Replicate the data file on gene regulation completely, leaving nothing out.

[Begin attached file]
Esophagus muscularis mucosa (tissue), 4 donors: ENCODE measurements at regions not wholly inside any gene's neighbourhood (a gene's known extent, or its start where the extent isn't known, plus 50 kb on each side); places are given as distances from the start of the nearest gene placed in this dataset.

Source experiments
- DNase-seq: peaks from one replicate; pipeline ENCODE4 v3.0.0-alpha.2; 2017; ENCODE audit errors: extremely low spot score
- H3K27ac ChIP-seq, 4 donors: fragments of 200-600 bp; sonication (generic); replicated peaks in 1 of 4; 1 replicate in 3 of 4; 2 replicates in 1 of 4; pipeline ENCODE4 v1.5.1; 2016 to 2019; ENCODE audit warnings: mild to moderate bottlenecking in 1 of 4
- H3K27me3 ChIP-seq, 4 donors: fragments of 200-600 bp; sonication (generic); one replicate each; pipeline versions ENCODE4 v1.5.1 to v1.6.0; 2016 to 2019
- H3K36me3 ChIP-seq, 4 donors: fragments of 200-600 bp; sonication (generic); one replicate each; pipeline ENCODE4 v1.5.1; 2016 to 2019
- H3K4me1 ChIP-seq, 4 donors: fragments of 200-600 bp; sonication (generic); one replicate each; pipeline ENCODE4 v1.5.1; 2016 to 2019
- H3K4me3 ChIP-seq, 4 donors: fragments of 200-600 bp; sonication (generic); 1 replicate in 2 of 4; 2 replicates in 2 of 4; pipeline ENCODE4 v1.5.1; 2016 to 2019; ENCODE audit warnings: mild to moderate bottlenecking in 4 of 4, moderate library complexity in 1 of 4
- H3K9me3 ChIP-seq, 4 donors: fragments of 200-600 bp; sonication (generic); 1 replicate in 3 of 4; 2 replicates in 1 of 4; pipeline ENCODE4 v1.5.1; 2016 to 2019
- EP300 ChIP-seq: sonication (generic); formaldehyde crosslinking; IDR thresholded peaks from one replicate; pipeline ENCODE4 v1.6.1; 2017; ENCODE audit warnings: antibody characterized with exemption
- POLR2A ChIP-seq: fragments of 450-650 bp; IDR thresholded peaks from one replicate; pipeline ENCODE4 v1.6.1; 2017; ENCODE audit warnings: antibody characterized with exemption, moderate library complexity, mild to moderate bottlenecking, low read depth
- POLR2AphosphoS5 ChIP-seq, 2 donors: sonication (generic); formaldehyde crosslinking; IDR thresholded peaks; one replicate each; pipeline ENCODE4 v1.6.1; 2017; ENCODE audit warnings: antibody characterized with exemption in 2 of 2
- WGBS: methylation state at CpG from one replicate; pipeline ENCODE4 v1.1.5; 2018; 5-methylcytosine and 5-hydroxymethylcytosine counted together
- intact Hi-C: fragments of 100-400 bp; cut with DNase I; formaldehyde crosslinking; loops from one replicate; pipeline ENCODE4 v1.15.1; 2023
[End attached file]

Esophagus muscularis mucosa (tissue), 4 donors: ENCODE measurements at regions not wholly inside any gene's neighbourhood (a gene's known extent, or its start where the extent isn't known, plus 50 kb on each side); places are given as distances from the start of the nearest gene placed in this dataset.

Source experiments
- DNase-seq: peaks from one replicate; pipeline ENCODE4 v3.0.0-alpha.2; 2017; ENCODE audit errors: extremely low spot score
- H3K27ac ChIP-seq, 4 donors: fragments of 200-600 bp; sonication (generic); replicated peaks in 1 of 4; 1 replicate in 3 of 4; 2 replicates in 1 of 4; pipeline ENCODE4 v1.5.1; 2016 to 2019; ENCODE audit warnings: mild to moderate bottlenecking in 1 of 4
- H3K27me3 ChIP-seq, 4 donors: fragments of 200-600 bp; sonication (generic); one replicate each; pipeline versions ENCODE4 v1.5.1 to v1.6.0; 2016 to 2019
- H3K36me3 ChIP-seq, 4 donors: fragments of 200-600 bp; sonication (generic); one replicate each; pipeline ENCODE4 v1.5.1; 2016 to 2019
- H3K4me1 ChIP-seq, 4 donors: fragments of 200-600 bp; sonication (generic); one replicate each; pipeline ENCODE4 v1.5.1; 2016 to 2019
- H3K4me3 ChIP-seq, 4 donors: fragments of 200-600 bp; sonication (generic); 1 replicate in 2 of 4; 2 replicates in 2 of 4; pipeline ENCODE4 v1.5.1; 2016 to 2019; ENCODE audit warnings: mild to moderate bottlenecking in 4 of 4, moderate library complexity in 1 of 4
- H3K9me3 ChIP-seq, 4 donors: fragments of 200-600 bp; sonication (generic); 1 replicate in 3 of 4; 2 replicates in 1 of 4; pipeline ENCODE4 v1.5.1; 2016 to 2019
- EP300 ChIP-seq: sonication (generic); formaldehyde crosslinking; IDR thresholded peaks from one replicate; pipeline ENCODE4 v1.6.1; 2017; ENCODE audit warnings: antibody characterized with exemption
- POLR2A ChIP-seq: fragments of 450-650 bp; IDR thresholded peaks from one replicate; pipeline ENCODE4 v1.6.1; 2017; ENCODE audit warnings: antibody characterized with exemption, moderate library complexity, mild to moderate bottlenecking, low read depth
- POLR2AphosphoS5 ChIP-seq, 2 donors: sonication (generic); formaldehyde crosslinking; IDR thresholded peaks; one replicate each; pipeline ENCODE4 v1.6.1; 2017; ENCODE audit warnings: antibody characterized with exemption in 2 of 2
- WGBS: methylation state at CpG from one replicate; pipeline ENCODE4 v1.1.5; 2018; 5-methylcytosine and 5-hydroxymethylcytosine counted together
- intact Hi-C: fragments of 100-400 bp; cut with DNase I; formaldehyde crosslinking; loops from one replicate; pipeline ENCODE4 v1.15.1; 2023